Each of the video pages at ChessCentral contains three videos, except for the last one which has two. There are fourteen Flash videos in all, each viewable right there on the page.

If you’re well past the beginner stage but know some folks who’d like to learn to play, please send them the link to the videos. To make that easy, here’s a “cut and paste” version of the link to the start page:


And don’t forget to visit the other pages at ChessCentral, the leader in cutting-edge chess!

Have fun — Steve

Steve’s Chess Tips: Pigs on the Seventh Pt. 3

When GM Yasser Seirawan hung the tag “pigs on the seventh” on the seventh rank Rook pair, he was referring to the fact that they could gobble up opposing pawns just as greedy hogs devour slop. Even a single Rook on the seventh rank can mop up the opponent’s undeveloped pawns with relative ease, as we will see in today’s post.

This position is from the 1988 chess Olympiad. G. Martineau, a member of the Hatian team, is in position to invade the seventh rank with one of his Rooks. His opponent, San Marino’s Andrea Magalotti, appears to have been asleep through part of the game; his Bishop is trapped, his pawns are undeveloped, and his Rook and King are on the back rank. Black is way behind positionally, but White is about to put him behind materially as well:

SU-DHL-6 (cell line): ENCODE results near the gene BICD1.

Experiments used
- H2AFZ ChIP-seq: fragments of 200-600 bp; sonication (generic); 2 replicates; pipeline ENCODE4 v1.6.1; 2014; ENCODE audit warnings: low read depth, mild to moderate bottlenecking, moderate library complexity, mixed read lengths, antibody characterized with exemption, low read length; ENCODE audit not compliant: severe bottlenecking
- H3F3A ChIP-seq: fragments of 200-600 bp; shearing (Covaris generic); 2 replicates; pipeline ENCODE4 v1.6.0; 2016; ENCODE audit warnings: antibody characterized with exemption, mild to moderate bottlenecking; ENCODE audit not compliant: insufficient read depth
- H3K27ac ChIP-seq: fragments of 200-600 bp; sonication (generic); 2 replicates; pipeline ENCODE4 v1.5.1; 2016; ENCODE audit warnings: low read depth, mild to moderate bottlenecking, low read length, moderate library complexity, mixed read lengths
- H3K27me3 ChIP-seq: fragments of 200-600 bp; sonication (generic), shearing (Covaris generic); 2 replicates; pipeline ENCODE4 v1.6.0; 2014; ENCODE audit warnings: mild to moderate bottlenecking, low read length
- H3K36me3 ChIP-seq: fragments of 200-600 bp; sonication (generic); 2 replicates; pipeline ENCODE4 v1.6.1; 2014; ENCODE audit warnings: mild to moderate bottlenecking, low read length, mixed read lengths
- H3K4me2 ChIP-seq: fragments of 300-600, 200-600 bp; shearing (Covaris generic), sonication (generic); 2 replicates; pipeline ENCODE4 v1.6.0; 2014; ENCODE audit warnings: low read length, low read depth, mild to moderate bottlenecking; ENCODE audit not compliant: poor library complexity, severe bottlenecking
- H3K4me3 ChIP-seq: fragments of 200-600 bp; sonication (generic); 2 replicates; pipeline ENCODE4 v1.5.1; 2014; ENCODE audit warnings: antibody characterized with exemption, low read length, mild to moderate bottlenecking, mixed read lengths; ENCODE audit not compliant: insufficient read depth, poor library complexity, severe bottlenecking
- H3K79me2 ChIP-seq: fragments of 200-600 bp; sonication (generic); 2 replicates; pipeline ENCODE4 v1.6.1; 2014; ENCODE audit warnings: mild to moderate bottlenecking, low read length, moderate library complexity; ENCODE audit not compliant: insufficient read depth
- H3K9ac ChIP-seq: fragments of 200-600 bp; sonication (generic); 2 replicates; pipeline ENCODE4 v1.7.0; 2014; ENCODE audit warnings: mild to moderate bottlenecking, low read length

Position after 24...Bh7


White’s Rook comes screaming into the seventh rank like a dive bomber.


Black’s intent is clear: he seems to have a single-minded fixation on freeing the trapped Bishop. He intends to play …Bxf5. Black’s real problem here is that there’s not much he can do; White’s Rook and Bishop are gunning for the f7-pawn. 25…Rc8 loses to 26.Rxf7, while 25…Rf8 gives White time for 26.h3 and the Black Bishop stays trapped. Black has actually played the best move, which gives us an idea of just how horrible his position remains.


And one pawn falls.

26…Kh8 27.Rxc7

A second pawn drops.

27…Bxf5 28.Rxb7

Followed by a third…

28…Re8 29.Rxa7

…and then a fourth. So we can see that a single Rook on the seventh (typically teamed with a second threat or magnifying an existing positional advantage) can easily devastate an opponent’s forces by snapping up unguarded pawns.

Position after 29...Rxa7

White is winning here, but give Black credit: he valiantly struggles on by trying to create counterplay as compensation for his lost material:

29…Re3+ 30.Kd4 Rh3 31.Ke5 g6 32.Kf6 Rxh2 33.Ra8+ Kh7 34.Bg8+ Kh8 35.Be6+ Kh7 36.Ra7+ Kh8 37.Bxf5 Rxb2 38.Ra8+ 1-0

With a forced mate on the board, Black throws in the towel.

ChessCentral carries the book and disk widely regarded as THE definitive work on the endgame: Dvoretsky’s Endgame Manual. If you buy the disk version, ChessCentral will ship it free (no shipping charge!) through July 11, 2010.

Have fun! — Steve

Steve’s Chess Tips: Pigs on the Seventh Pt. 2